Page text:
Running integration tests using Cassini and NUnit

Recently, at work, I had the opportunity to do some work on a greenfield ASP.Net MVC application. Part of the development involved creating a suite of integration tests/specs. I had worked on projects where we had written integration tests before but they relied on having an installation of the system, this usually means configuring IIS, around for the tests to run against. This has not always been available on the CI server. A better solution is to create an instance of a web server as part of the TestFixtureSetUp. Here’s how easy it is with Cassini.

Create an abstract class that forms the base class for the integration tests.

using System.Configuration;
using Cassini;
using NUnit.Framework;

namespace TimEscott.Blog.WebApp.Tests.Integration
{
    public abstract class IntegrationTestBase
    {
        private readonly IntegrationTestConfig config;
        private Server webServer;

        protected IntegrationTestBase()
        {
            config = (IntegrationTestConfig) ConfigurationManager.GetSection("IntegrationTest");

            if(config == null)
            {
                throw new IntegrationTestConfigurationException("Could not load configuration information to run the integration tests.");
            }
        }

        [TestFixtureSetUp]
        public void TestFixtureSetup()
        {
            webServer = new Server(config.Port, config.VirtualPath, config.PhysialPath);
            webServer.Start();
        }

        [TestFixtureTearDown]
        public void TestFixtureTearDown()
        {
            if(webServer != null)
            {
                webServer.Stop();
            }
        }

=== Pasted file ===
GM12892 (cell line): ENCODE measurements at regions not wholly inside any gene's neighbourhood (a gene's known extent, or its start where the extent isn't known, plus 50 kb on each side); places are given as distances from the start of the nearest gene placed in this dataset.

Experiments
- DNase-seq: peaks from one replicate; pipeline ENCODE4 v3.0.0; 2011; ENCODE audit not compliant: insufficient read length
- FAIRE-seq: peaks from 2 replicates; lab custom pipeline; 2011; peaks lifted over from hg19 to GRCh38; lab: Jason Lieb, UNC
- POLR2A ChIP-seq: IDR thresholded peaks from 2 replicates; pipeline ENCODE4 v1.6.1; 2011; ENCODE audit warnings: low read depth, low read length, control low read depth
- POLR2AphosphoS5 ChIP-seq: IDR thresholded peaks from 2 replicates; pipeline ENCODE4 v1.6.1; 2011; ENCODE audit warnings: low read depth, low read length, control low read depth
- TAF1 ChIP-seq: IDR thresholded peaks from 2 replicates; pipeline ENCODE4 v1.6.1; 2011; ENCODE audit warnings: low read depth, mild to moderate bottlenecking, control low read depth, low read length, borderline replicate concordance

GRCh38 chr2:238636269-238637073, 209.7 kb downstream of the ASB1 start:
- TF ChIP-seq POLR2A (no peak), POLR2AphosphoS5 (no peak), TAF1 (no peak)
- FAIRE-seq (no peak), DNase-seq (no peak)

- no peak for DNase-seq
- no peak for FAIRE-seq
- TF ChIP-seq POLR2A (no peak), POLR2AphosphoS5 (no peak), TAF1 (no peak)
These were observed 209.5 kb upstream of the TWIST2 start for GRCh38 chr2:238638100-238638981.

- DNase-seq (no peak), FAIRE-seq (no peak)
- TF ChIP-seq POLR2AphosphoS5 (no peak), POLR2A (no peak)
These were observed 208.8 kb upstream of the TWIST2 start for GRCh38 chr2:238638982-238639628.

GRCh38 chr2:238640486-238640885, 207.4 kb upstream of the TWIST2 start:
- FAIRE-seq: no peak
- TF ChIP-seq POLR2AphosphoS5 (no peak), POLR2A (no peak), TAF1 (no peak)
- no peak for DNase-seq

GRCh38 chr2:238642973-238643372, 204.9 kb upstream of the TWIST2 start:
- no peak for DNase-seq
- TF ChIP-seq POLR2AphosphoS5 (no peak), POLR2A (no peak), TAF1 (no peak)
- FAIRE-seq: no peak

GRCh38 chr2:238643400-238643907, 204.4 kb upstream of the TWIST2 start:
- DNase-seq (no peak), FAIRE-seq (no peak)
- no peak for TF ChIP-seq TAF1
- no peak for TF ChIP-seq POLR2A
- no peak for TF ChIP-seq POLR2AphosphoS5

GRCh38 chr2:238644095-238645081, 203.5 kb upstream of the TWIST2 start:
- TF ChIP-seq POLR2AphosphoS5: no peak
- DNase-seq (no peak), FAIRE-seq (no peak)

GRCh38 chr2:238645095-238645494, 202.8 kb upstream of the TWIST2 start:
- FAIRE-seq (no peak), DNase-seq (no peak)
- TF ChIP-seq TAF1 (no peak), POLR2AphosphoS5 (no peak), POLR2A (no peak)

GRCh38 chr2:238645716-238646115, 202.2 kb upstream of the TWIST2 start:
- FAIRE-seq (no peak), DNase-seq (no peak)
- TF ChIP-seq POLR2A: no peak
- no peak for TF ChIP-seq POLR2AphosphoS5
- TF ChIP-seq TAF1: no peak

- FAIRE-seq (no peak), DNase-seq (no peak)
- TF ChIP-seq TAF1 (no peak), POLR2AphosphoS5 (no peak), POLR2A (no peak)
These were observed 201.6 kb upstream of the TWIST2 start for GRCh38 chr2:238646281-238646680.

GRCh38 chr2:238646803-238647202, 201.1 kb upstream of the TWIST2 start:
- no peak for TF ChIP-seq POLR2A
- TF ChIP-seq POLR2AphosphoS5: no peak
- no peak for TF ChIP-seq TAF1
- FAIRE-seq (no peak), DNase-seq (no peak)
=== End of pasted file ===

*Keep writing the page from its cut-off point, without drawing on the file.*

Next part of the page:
protected string BuildTestUrl(string path)
        {
            return string.Format("http://localhost:{0}/{1}", config.Port, path);
        }
    }
}

So now I can create an integration test, using WatiN:

using NUnit.Framework;
using NUnit.Framework.SyntaxHelpers;
using WatiN.Core;

namespace TimEscott.Blog.WebApp.Tests.Integration.Home
{
    [TestFixture]
    public class When_loading_the_home_page : IntegrationTestBase
    {
        [Test]
        public void Should_contain_the_correct_title()
        {
            using (var ie = new IE())
            {
                ie.GoTo(BuildTestUrl("Home"));

                Assert.That(ie.ContainsText("Welcome to ASP.NET MVC!"), Is.True);
            }
        }

    }
}

Here is the config class and the app.config for completeness:

using System.Configuration;

namespace TimEscott.Blog.WebApp.Tests.Integration
{
    public class IntegrationTestConfig : ConfigurationSection
    {
        [ConfigurationProperty("Port", IsRequired = true)]
        public int Port
        {
            get { return int.Parse(this["Port"].ToString()); }
        }

        [ConfigurationProperty("VirtualPath", IsRequired = true)]
        public string VirtualPath
        {
            get { return this["VirtualPath"].ToString(); }
        }

        [ConfigurationProperty("PhysialPath", IsRequired = true)]
        public string PhysialPath
        {
            get { return this["PhysialPath"].ToString(); }
        }
    }
}
<?xml version="1.0" encoding="utf-8" ?>
<configuration>
  <configSections>
    <section name="IntegrationTests"
             type="TimEscott.Blog.WebApp.Tests.Integration.IntegrationTestConfig, TimEscott.Blog.WebApp.Tests.Integration"/>
  </configSections>
  <IntegrationTests Port="4015"
                   VirtualPath="/"
                   PhysialPath="C:\Projects\Blog\TimEscott.Blog.WebApp\" />
</configuration>

This in conjunction with something like Ayende’s SqlCEDbHelper as a mechanism to help create a test database, gives a very portable test suite which can run anywhere that .Net and Cassini are installed.

Scott Hanselman describes one way to remove the pre-requisite we have here (having the Cassini dll installed in the GAC). But for the sake of having one dll installed on an internal server I am currently not too worried about having this dependency.

A nice addition might be to actually check that the port is free, if not find one that is?!

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~ by Tim on 9 December 2008.

6 Responses to “Running integration tests using Cassini and NUnit”

  1. Interesting stuff, looks familiar though 😉

  2. Hi Ben,

    That must be because I have shown you this stuff before! 🙂

  3. Knew it!

  4. excellent work

  5. […] https://timescott.wordpress.com/2008/12/09/running-integration-tests-using-cassini/ […]

  6. Here is a branch of cassini specifically designed for testing scenarios.

    http://cassinidev.codeplex.com/

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